Editor's note

On Sunday, at the 11th hour of the 11th day of the 11th month, we will pause to mark 100 years since the armistice that brought an end to the first world war. As Romain Fathi writes, the armistice in 1918 ended the carnage that had raged since August 1914, killing more than 10 million combatants and 6 million civilians.

Since then, Armistice Day – Remembrance Day – has been marked in many countries every year. But as we move further from the first world war, the way we are doing so has changed, including remembering those who have died in more recent wars.

As we remember the sacrifices made in the “war to end all wars”, writes Rick Sarre, it’s also time we remembered – and honoured – those who argued against it, including in anti-conscription rallies and as conscientious objectors.

And in our Friday essay, Margaret Hutchison considers how Australia’s war art scheme helped shape national mythologies of the first world war. Unlike similar schemes in Britain and Canada, she writes, no women artists here were invited to paint aspects of the war; nor was the war experience at home considered a worthy subject for artists.

Amanda Dunn

Section Editor: Politics + Society

Top story

A crowd at Martin Place, Sydney, celebrates the news of the signing of the Armistice on November 11 1918. Australian War Memorial

100 years since the WWI Armistice, Remembrance Day remains a powerful reminder of the cost of war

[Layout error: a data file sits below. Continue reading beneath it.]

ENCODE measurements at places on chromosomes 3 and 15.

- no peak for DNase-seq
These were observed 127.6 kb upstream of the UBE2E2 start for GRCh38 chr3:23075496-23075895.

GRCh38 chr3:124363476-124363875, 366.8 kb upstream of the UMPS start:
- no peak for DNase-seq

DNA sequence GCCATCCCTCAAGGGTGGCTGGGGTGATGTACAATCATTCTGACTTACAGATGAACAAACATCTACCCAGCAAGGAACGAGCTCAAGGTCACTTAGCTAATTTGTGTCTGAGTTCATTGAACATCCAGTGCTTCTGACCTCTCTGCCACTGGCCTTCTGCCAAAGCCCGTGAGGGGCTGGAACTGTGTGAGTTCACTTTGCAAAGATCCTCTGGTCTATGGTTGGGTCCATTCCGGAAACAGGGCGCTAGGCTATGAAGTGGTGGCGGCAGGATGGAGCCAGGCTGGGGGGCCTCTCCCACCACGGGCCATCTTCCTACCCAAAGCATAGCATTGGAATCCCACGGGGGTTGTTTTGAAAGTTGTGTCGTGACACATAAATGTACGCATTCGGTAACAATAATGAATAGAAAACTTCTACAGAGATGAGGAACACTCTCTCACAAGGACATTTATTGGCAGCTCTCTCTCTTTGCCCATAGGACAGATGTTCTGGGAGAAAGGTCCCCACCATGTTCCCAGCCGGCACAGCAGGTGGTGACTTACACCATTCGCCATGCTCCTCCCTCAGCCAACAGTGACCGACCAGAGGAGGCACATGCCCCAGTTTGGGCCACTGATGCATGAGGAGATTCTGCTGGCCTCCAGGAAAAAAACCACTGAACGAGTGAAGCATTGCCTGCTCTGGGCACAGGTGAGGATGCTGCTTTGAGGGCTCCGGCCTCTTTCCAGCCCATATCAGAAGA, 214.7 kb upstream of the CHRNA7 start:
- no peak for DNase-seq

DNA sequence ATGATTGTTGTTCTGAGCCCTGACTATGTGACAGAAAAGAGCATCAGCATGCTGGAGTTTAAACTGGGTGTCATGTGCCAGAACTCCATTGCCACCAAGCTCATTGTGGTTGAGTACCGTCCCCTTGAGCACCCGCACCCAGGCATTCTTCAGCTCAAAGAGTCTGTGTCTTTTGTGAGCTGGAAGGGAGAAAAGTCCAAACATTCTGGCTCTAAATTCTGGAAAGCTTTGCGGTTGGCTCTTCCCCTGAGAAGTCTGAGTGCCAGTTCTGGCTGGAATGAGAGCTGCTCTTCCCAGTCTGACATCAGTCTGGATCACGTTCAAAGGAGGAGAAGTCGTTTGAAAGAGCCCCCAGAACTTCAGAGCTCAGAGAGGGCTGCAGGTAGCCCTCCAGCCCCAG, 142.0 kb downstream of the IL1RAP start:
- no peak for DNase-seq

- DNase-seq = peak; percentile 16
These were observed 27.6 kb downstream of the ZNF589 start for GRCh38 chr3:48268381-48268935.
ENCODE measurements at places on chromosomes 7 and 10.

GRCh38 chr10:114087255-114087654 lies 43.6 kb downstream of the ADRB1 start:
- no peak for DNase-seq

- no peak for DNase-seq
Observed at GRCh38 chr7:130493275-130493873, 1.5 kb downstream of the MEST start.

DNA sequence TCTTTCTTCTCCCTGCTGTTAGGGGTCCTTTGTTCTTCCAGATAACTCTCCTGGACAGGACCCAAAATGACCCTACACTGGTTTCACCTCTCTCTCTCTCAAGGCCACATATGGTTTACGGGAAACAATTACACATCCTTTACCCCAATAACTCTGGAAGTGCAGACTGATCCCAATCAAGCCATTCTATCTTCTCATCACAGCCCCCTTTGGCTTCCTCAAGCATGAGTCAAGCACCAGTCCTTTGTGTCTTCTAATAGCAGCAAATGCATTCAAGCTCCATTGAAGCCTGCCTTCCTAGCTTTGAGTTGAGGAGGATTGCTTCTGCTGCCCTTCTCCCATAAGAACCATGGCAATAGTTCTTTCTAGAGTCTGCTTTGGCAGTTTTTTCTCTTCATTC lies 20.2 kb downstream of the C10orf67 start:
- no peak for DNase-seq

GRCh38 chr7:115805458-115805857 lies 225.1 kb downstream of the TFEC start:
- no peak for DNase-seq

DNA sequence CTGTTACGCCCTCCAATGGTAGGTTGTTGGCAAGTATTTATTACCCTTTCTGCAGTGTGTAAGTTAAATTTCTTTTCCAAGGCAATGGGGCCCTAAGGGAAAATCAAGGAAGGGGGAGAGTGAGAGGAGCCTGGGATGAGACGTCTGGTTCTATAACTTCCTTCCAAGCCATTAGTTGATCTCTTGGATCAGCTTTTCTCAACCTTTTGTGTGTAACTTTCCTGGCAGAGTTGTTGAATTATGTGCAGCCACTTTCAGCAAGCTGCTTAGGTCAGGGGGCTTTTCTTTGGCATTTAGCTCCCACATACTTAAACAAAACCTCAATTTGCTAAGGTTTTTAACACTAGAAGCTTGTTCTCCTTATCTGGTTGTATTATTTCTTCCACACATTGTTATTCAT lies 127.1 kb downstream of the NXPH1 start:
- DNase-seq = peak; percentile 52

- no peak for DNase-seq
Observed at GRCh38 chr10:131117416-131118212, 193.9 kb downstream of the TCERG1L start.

Romain Fathi, Flinders University

This year marks 100 years since the fighting stopped in the first world war. The commemoration of the armistice, Remembrance Day, remains potent but is also changing with the times.

An anti-conscription rally in Melbourne, 1916. Heritage Council of Victoria

It’s time Australia’s conscientious objectors of WW1 were remembered, too

Rick Sarre, University of South Australia

It's time the Australians who voiced vociferous opposition to war in general and conscription in particular were commemorated as an important part of our history.

Will Dyson sketching close to the German lines on the Western Front, 29 May 1918. AWM E02439

Friday essay: how Australia’s war art scheme fed national mythologies of WW1

Margaret Hutchison, Australian Catholic University

Australian authorities sent artists to the WW1 battlefields to interpret and commemorate war. But unlike similar schemes in Britain and Canada, ours neglected the war experience at home and the perspective of women artists.

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